Thank you thus far for your input.
Sorry not posting the schematic. I’ve added it to the original post. Won’t make that mistake again.
pwillard and MrAl answer explains the confusion around the diode. Electrons won’t hop onto the anode because the cathode has the higher positive charge. Thank you. Karma given to both.
With some of my semantic mixups (e.g. calling the common ground a floating ground) and lack of schematic there would be some confusion around my other question about the looping of circuits. I actually think pwillard’s response here may also satisfy my question, but I’m going to take time to digest that and read more about the impact of common grounds.
In the meantime, I’m definitely interested in reading your follow-up responses (thanks again) with the schematic added. Just having difficulty seeing a return path of electrons back to both power sources.
Now that we can see your schematic it is more obvious what the diode is for.
The diode is there to prevent the inductive kickback from the motor coil which acts like an inductor. When the MOSFET is turned on, the current flows downward in the motor and the motor runs normally. But when the MOSFET is turned off, the coil in the motor has stored energy that it wants to release in the form of a reversed voltage. That’s the same idea that makes a boost circuit work, but here we dont want a higher voltage so a diode shunts the kickback current around the motor so it can eat up that stored energy. If it were not for that diode, the motor could develop a very high positive voltage at it’s lower terminal in the schematic, which could easily blow out the MOSFET.
In the drawing you’ll see the motor replaced with an inductor. A motor has series resistance too which isnt shown, but the coil acts very similar to that inductor and when the MOSFET turns off the inductor creates a very high reverse voltage as shown with the polarity symbols plus and minus. That makes the diode conduct, and that eats up that stored energy so the ‘inductor’ does not blow anything out.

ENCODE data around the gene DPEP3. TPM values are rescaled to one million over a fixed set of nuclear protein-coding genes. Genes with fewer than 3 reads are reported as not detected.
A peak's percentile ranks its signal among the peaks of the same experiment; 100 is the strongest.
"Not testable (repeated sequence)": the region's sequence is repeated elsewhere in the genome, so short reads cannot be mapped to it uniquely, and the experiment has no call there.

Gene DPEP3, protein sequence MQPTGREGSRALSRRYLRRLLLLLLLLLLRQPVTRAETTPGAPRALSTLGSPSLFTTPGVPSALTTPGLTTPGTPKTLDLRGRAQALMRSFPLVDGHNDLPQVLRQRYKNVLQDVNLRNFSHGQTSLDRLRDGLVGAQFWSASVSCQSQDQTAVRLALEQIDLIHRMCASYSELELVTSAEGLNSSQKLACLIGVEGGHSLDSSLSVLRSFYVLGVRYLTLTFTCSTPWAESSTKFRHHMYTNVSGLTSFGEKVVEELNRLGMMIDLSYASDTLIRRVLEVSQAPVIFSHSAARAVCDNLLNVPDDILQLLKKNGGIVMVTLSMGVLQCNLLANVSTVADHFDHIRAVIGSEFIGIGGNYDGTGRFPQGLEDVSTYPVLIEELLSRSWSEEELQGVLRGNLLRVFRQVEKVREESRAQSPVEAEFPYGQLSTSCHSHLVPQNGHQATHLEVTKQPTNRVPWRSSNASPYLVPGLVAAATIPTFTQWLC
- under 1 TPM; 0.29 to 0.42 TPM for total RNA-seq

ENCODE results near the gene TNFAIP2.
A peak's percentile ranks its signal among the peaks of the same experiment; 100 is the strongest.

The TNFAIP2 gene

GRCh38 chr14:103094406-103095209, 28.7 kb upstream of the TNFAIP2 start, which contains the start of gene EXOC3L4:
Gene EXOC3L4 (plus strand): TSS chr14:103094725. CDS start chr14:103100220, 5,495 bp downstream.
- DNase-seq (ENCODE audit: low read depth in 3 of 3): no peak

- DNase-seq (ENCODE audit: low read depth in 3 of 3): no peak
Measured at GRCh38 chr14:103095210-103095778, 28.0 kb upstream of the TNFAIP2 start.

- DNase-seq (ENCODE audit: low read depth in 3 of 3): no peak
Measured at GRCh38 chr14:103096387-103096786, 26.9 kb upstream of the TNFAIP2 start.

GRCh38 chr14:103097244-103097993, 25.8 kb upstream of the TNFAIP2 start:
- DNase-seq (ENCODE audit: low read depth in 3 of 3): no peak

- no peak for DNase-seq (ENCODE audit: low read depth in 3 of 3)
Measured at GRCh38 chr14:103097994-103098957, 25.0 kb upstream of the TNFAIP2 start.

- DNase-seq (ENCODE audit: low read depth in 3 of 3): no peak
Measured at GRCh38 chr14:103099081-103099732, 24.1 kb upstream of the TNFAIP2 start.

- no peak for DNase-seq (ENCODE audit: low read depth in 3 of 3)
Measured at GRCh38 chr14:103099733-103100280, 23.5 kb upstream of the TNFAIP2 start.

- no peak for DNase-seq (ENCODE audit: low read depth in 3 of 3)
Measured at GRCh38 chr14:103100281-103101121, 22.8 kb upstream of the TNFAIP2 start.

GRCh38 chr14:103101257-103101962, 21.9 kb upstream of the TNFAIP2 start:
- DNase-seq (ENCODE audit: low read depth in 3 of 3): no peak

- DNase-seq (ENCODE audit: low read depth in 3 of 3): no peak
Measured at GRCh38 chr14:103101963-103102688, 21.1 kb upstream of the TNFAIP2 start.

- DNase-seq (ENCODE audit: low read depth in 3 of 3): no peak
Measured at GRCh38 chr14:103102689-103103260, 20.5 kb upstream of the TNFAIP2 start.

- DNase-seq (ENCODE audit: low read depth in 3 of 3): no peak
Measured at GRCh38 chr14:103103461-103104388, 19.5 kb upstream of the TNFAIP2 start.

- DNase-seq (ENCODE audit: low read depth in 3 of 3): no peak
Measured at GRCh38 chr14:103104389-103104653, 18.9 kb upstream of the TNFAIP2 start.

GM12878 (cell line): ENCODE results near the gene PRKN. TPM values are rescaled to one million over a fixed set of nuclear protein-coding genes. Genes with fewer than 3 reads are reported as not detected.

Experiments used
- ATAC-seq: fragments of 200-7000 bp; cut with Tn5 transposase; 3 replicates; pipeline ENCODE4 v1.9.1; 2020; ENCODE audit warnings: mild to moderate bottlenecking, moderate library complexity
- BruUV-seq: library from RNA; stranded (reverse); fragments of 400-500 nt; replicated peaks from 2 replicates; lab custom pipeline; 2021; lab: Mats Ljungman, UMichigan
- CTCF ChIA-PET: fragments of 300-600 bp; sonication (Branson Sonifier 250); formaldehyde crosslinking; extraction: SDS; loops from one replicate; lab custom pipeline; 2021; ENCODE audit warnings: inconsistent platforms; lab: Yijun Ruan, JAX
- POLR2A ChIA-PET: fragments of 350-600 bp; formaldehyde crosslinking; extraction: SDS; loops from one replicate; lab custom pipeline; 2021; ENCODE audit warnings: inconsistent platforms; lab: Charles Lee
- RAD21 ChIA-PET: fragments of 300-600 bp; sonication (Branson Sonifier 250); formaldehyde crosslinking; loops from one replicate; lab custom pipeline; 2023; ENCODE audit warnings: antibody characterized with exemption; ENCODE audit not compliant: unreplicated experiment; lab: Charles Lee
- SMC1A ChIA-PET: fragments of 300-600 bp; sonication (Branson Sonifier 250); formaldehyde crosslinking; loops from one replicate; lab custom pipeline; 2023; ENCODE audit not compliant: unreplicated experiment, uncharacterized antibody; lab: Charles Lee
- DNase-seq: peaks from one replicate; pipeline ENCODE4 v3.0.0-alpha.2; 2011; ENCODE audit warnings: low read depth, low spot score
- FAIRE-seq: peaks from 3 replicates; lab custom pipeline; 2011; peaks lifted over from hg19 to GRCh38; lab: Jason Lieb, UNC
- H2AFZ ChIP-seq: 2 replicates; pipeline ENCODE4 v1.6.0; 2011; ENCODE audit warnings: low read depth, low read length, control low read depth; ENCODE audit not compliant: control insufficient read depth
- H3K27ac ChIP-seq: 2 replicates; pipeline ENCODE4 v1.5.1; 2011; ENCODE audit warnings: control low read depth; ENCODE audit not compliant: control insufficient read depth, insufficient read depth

Note that if one lead of that diode becomes disconnected, the MOSFET might blow out unless we get lucky and the inductor saturates before the voltage gets too high.
That diode is a common thing to see in motor circuits and relay circuits too as relays have inductance too.
You can see the path the current takes by looking at that red arrow. It loops around back to the other terminal of the motor. The motor has been replaced with an inductor because that is the aspect of the motor we are most concerned with when analyzing the action of the diode.
As a final note, you might want to notice the file size of the attachment, which is very small. That’s because the jpg format works better for drawings that have a very varied color scheme. The original was something like 800k bytes while this one looks almost the same but only uses less than 40k.